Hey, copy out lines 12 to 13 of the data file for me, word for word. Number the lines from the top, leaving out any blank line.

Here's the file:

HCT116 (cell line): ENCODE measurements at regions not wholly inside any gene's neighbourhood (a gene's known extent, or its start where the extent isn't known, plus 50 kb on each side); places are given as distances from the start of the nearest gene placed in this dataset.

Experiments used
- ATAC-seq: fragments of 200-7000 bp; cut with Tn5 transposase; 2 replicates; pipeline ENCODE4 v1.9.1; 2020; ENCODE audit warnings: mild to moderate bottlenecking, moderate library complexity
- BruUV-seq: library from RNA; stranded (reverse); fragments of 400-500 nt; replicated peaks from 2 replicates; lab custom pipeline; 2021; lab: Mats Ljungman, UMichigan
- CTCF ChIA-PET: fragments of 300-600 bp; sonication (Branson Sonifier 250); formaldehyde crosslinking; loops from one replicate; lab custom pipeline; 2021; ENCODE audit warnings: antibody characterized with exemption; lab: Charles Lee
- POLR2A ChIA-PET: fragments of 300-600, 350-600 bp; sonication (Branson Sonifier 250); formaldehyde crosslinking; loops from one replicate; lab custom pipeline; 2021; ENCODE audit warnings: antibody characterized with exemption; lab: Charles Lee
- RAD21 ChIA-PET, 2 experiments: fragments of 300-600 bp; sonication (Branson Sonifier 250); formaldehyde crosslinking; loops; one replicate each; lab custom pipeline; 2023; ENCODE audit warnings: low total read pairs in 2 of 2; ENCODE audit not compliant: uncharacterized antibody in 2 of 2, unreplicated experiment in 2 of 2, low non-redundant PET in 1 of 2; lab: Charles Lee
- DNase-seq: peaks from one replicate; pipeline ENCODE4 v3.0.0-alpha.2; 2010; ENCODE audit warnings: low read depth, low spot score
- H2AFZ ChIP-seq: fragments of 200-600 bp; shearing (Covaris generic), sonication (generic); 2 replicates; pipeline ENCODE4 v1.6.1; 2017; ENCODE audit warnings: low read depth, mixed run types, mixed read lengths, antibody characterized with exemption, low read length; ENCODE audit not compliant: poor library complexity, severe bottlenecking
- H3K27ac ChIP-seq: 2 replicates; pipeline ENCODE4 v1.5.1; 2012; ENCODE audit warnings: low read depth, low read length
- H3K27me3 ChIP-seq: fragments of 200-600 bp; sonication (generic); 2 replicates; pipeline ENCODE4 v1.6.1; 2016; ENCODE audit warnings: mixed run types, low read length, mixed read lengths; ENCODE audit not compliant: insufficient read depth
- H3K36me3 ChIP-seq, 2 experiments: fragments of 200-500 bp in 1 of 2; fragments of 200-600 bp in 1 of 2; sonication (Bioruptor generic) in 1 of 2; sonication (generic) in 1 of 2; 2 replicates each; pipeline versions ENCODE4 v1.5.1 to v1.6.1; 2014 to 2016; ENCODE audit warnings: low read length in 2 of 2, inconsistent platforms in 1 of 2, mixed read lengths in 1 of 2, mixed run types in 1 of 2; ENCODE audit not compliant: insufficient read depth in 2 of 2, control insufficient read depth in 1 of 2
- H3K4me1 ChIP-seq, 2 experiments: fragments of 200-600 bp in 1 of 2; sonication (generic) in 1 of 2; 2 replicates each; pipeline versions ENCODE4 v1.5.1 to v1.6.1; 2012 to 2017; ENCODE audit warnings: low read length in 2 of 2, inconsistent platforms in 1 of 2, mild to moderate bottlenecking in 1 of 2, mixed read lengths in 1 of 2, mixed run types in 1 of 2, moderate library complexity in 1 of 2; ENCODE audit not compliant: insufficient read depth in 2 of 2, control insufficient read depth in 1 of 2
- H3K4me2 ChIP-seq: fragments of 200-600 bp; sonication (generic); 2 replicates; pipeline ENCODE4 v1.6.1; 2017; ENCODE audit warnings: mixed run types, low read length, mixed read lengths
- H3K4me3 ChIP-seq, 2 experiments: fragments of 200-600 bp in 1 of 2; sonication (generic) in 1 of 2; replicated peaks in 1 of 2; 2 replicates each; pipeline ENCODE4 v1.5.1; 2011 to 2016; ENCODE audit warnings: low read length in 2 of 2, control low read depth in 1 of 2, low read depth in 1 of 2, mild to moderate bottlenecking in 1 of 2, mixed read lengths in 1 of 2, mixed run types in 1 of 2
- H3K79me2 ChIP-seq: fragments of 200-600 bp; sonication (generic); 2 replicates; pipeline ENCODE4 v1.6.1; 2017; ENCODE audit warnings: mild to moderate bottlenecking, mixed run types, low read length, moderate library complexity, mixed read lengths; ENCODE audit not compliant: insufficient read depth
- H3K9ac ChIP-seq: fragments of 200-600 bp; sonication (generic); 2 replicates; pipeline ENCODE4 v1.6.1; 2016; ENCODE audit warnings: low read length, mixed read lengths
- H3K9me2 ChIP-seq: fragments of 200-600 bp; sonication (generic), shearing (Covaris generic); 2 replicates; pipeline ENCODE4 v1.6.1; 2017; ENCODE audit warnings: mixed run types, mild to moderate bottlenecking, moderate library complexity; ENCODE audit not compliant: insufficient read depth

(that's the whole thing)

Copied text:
- H3K36me3 ChIP-seq, 2 experiments: fragments of 200-500 bp in 1 of 2; fragments of 200-600 bp in 1 of 2; sonication (Bioruptor generic) in 1 of 2; sonication (generic) in 1 of 2; 2 replicates each; pipeline versions ENCODE4 v1.5.1 to v1.6.1; 2014 to 2016; ENCODE audit warnings: low read length in 2 of 2, inconsistent platforms in 1 of 2, mixed read lengths in 1 of 2, mixed run types in 1 of 2; ENCODE audit not compliant: insufficient read depth in 2 of 2, control insufficient read depth in 1 of 2
- H3K4me1 ChIP-seq, 2 experiments: fragments of 200-600 bp in 1 of 2; sonication (generic) in 1 of 2; 2 replicates each; pipeline versions ENCODE4 v1.5.1 to v1.6.1; 2012 to 2017; ENCODE audit warnings: low read length in 2 of 2, inconsistent platforms in 1 of 2, mild to moderate bottlenecking in 1 of 2, mixed read lengths in 1 of 2, mixed run types in 1 of 2, moderate library complexity in 1 of 2; ENCODE audit not compliant: insufficient read depth in 2 of 2, control insufficient read depth in 1 of 2